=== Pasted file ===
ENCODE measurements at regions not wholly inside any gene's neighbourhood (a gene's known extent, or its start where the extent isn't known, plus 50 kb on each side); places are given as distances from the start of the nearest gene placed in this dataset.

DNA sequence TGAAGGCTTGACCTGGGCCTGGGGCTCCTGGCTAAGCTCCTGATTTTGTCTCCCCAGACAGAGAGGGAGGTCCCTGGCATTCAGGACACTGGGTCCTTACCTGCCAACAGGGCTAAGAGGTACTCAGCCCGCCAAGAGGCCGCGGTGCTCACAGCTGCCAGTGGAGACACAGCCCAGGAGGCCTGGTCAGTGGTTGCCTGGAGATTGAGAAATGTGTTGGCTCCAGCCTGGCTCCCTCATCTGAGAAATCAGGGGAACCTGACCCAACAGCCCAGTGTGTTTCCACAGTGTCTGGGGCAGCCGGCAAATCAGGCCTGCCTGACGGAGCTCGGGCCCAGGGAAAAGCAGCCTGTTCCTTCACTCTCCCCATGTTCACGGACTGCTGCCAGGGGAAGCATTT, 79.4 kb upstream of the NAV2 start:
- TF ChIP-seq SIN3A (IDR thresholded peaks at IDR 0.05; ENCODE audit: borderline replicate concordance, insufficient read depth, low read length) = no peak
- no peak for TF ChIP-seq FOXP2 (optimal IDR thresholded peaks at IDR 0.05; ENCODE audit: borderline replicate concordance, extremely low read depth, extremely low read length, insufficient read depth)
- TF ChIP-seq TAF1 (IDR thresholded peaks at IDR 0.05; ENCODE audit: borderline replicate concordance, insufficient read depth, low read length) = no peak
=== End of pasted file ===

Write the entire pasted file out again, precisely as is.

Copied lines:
ENCODE measurements at regions not wholly inside any gene's neighbourhood (a gene's known extent, or its start where the extent isn't known, plus 50 kb on each side); places are given as distances from the start of the nearest gene placed in this dataset.

DNA sequence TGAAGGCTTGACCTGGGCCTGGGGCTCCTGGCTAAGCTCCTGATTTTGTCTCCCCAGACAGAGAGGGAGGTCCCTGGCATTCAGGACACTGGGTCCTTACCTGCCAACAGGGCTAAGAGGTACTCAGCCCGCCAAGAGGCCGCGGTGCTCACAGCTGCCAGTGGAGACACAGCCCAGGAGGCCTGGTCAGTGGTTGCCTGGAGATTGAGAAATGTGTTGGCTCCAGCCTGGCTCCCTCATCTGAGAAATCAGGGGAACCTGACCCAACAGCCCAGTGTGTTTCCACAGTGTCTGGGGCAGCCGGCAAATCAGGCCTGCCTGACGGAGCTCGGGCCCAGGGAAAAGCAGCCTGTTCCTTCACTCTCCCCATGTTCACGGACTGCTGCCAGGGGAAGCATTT, 79.4 kb upstream of the NAV2 start:
- TF ChIP-seq SIN3A (IDR thresholded peaks at IDR 0.05; ENCODE audit: borderline replicate concordance, insufficient read depth, low read length) = no peak
- no peak for TF ChIP-seq FOXP2 (optimal IDR thresholded peaks at IDR 0.05; ENCODE audit: borderline replicate concordance, extremely low read depth, extremely low read length, insufficient read depth)
- TF ChIP-seq TAF1 (IDR thresholded peaks at IDR 0.05; ENCODE audit: borderline replicate concordance, insufficient read depth, low read length) = no peak